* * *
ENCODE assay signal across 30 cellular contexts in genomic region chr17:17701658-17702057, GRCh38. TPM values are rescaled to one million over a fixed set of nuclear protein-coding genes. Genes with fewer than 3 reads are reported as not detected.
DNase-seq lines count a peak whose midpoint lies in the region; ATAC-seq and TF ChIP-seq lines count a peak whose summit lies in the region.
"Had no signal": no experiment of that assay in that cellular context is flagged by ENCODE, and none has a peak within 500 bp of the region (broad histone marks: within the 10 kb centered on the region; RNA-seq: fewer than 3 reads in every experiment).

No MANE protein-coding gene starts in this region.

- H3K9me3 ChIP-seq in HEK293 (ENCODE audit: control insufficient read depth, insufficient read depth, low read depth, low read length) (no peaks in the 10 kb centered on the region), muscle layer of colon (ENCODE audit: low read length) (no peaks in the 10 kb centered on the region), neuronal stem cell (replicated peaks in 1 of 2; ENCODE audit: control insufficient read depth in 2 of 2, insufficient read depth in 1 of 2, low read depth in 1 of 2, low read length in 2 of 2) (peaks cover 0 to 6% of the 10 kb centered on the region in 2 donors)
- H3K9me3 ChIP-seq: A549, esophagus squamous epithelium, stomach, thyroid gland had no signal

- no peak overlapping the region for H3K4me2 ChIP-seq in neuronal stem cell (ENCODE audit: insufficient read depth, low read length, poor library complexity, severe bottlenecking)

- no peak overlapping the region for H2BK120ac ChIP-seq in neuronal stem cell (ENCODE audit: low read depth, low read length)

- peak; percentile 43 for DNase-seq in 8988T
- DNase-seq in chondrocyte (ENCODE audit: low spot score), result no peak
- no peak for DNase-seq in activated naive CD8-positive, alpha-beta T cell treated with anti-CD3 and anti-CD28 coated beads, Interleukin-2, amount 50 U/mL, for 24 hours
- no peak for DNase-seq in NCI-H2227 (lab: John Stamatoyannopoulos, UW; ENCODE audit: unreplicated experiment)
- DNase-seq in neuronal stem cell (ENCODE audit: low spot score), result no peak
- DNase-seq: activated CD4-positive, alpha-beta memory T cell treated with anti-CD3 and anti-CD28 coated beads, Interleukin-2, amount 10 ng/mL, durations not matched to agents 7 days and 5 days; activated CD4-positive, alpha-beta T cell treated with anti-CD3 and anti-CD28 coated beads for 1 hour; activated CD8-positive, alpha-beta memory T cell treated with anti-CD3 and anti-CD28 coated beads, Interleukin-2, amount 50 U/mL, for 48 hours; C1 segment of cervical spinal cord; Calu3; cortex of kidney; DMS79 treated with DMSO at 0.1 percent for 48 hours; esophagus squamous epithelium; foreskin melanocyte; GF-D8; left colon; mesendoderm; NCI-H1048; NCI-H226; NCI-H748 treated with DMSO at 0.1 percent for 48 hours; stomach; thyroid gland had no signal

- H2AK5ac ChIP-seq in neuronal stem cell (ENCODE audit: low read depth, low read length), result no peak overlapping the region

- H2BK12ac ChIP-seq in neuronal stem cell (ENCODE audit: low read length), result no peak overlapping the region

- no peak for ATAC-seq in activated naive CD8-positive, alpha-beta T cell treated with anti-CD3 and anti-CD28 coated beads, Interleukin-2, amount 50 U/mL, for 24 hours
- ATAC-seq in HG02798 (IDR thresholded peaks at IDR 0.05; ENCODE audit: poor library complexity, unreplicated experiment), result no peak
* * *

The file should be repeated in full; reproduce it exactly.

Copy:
ENCODE assay signal across 30 cellular contexts in genomic region chr17:17701658-17702057, GRCh38. TPM values are rescaled to one million over a fixed set of nuclear protein-coding genes. Genes with fewer than 3 reads are reported as not detected.
DNase-seq lines count a peak whose midpoint lies in the region; ATAC-seq and TF ChIP-seq lines count a peak whose summit lies in the region.
"Had no signal": no experiment of that assay in that cellular context is flagged by ENCODE, and none has a peak within 500 bp of the region (broad histone marks: within the 10 kb centered on the region; RNA-seq: fewer than 3 reads in every experiment).

No MANE protein-coding gene starts in this region.

- H3K9me3 ChIP-seq in HEK293 (ENCODE audit: control insufficient read depth, insufficient read depth, low read depth, low read length) (no peaks in the 10 kb centered on the region), muscle layer of colon (ENCODE audit: low read length) (no peaks in the 10 kb centered on the region), neuronal stem cell (replicated peaks in 1 of 2; ENCODE audit: control insufficient read depth in 2 of 2, insufficient read depth in 1 of 2, low read depth in 1 of 2, low read length in 2 of 2) (peaks cover 0 to 6% of the 10 kb centered on the region in 2 donors)
- H3K9me3 ChIP-seq: A549, esophagus squamous epithelium, stomach, thyroid gland had no signal

- no peak overlapping the region for H3K4me2 ChIP-seq in neuronal stem cell (ENCODE audit: insufficient read depth, low read length, poor library complexity, severe bottlenecking)

- no peak overlapping the region for H2BK120ac ChIP-seq in neuronal stem cell (ENCODE audit: low read depth, low read length)

- peak; percentile 43 for DNase-seq in 8988T
- DNase-seq in chondrocyte (ENCODE audit: low spot score), result no peak
- no peak for DNase-seq in activated naive CD8-positive, alpha-beta T cell treated with anti-CD3 and anti-CD28 coated beads, Interleukin-2, amount 50 U/mL, for 24 hours
- no peak for DNase-seq in NCI-H2227 (lab: John Stamatoyannopoulos, UW; ENCODE audit: unreplicated experiment)
- DNase-seq in neuronal stem cell (ENCODE audit: low spot score), result no peak
- DNase-seq: activated CD4-positive, alpha-beta memory T cell treated with anti-CD3 and anti-CD28 coated beads, Interleukin-2, amount 10 ng/mL, durations not matched to agents 7 days and 5 days; activated CD4-positive, alpha-beta T cell treated with anti-CD3 and anti-CD28 coated beads for 1 hour; activated CD8-positive, alpha-beta memory T cell treated with anti-CD3 and anti-CD28 coated beads, Interleukin-2, amount 50 U/mL, for 48 hours; C1 segment of cervical spinal cord; Calu3; cortex of kidney; DMS79 treated with DMSO at 0.1 percent for 48 hours; esophagus squamous epithelium; foreskin melanocyte; GF-D8; left colon; mesendoderm; NCI-H1048; NCI-H226; NCI-H748 treated with DMSO at 0.1 percent for 48 hours; stomach; thyroid gland had no signal

- H2AK5ac ChIP-seq in neuronal stem cell (ENCODE audit: low read depth, low read length), result no peak overlapping the region

- H2BK12ac ChIP-seq in neuronal stem cell (ENCODE audit: low read length), result no peak overlapping the region

- no peak for ATAC-seq in activated naive CD8-positive, alpha-beta T cell treated with anti-CD3 and anti-CD28 coated beads, Interleukin-2, amount 50 U/mL, for 24 hours
- ATAC-seq in HG02798 (IDR thresholded peaks at IDR 0.05; ENCODE audit: poor library complexity, unreplicated experiment), result no peak